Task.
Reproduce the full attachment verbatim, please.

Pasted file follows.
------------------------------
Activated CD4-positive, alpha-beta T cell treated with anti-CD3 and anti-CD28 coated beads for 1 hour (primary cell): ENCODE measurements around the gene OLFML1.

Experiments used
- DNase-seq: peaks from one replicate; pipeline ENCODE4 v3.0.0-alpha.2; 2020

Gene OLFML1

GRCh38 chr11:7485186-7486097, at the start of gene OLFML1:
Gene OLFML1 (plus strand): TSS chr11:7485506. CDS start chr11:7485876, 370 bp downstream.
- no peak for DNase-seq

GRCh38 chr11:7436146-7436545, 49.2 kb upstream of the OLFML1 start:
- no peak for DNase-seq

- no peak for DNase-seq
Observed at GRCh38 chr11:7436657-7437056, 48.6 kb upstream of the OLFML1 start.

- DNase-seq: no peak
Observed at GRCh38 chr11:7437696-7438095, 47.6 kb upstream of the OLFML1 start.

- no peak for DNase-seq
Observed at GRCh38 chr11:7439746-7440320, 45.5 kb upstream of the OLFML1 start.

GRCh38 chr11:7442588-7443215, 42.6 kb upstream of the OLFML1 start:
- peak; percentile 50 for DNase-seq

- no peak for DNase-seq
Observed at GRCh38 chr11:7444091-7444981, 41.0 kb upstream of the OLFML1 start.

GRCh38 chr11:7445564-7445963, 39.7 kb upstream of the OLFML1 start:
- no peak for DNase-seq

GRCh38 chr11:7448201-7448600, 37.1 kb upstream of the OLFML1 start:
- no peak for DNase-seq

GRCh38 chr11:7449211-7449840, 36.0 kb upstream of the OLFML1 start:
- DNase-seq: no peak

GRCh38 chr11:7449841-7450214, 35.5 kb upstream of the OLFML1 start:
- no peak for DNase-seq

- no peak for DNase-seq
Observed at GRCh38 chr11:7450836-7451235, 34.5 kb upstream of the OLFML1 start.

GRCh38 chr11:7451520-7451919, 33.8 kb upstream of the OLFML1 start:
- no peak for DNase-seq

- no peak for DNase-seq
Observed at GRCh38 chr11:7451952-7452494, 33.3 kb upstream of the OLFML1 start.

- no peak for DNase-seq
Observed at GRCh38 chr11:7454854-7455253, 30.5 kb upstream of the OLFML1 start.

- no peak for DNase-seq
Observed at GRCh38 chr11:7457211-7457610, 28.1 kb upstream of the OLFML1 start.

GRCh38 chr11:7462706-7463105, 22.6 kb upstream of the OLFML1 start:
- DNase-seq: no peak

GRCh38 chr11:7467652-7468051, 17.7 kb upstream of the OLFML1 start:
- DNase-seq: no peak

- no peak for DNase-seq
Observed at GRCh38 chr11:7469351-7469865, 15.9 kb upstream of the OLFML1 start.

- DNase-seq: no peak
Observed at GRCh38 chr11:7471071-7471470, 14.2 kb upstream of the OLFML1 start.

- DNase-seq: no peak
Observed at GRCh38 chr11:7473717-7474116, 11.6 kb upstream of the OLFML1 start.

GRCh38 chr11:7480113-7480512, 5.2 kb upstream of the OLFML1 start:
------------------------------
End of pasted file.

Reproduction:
Activated CD4-positive, alpha-beta T cell treated with anti-CD3 and anti-CD28 coated beads for 1 hour (primary cell): ENCODE measurements around the gene OLFML1.

Experiments used
- DNase-seq: peaks from one replicate; pipeline ENCODE4 v3.0.0-alpha.2; 2020

Gene OLFML1

GRCh38 chr11:7485186-7486097, at the start of gene OLFML1:
Gene OLFML1 (plus strand): TSS chr11:7485506. CDS start chr11:7485876, 370 bp downstream.
- no peak for DNase-seq

GRCh38 chr11:7436146-7436545, 49.2 kb upstream of the OLFML1 start:
- no peak for DNase-seq

- no peak for DNase-seq
Observed at GRCh38 chr11:7436657-7437056, 48.6 kb upstream of the OLFML1 start.

- DNase-seq: no peak
Observed at GRCh38 chr11:7437696-7438095, 47.6 kb upstream of the OLFML1 start.

- no peak for DNase-seq
Observed at GRCh38 chr11:7439746-7440320, 45.5 kb upstream of the OLFML1 start.

GRCh38 chr11:7442588-7443215, 42.6 kb upstream of the OLFML1 start:
- peak; percentile 50 for DNase-seq

- no peak for DNase-seq
Observed at GRCh38 chr11:7444091-7444981, 41.0 kb upstream of the OLFML1 start.

GRCh38 chr11:7445564-7445963, 39.7 kb upstream of the OLFML1 start:
- no peak for DNase-seq

GRCh38 chr11:7448201-7448600, 37.1 kb upstream of the OLFML1 start:
- no peak for DNase-seq

GRCh38 chr11:7449211-7449840, 36.0 kb upstream of the OLFML1 start:
- DNase-seq: no peak

GRCh38 chr11:7449841-7450214, 35.5 kb upstream of the OLFML1 start:
- no peak for DNase-seq

- no peak for DNase-seq
Observed at GRCh38 chr11:7450836-7451235, 34.5 kb upstream of the OLFML1 start.

GRCh38 chr11:7451520-7451919, 33.8 kb upstream of the OLFML1 start:
- no peak for DNase-seq

- no peak for DNase-seq
Observed at GRCh38 chr11:7451952-7452494, 33.3 kb upstream of the OLFML1 start.

- no peak for DNase-seq
Observed at GRCh38 chr11:7454854-7455253, 30.5 kb upstream of the OLFML1 start.

- no peak for DNase-seq
Observed at GRCh38 chr11:7457211-7457610, 28.1 kb upstream of the OLFML1 start.

GRCh38 chr11:7462706-7463105, 22.6 kb upstream of the OLFML1 start:
- DNase-seq: no peak

GRCh38 chr11:7467652-7468051, 17.7 kb upstream of the OLFML1 start:
- DNase-seq: no peak

- no peak for DNase-seq
Observed at GRCh38 chr11:7469351-7469865, 15.9 kb upstream of the OLFML1 start.

- DNase-seq: no peak
Observed at GRCh38 chr11:7471071-7471470, 14.2 kb upstream of the OLFML1 start.

- DNase-seq: no peak
Observed at GRCh38 chr11:7473717-7474116, 11.6 kb upstream of the OLFML1 start.

GRCh38 chr11:7480113-7480512, 5.2 kb upstream of the OLFML1 start: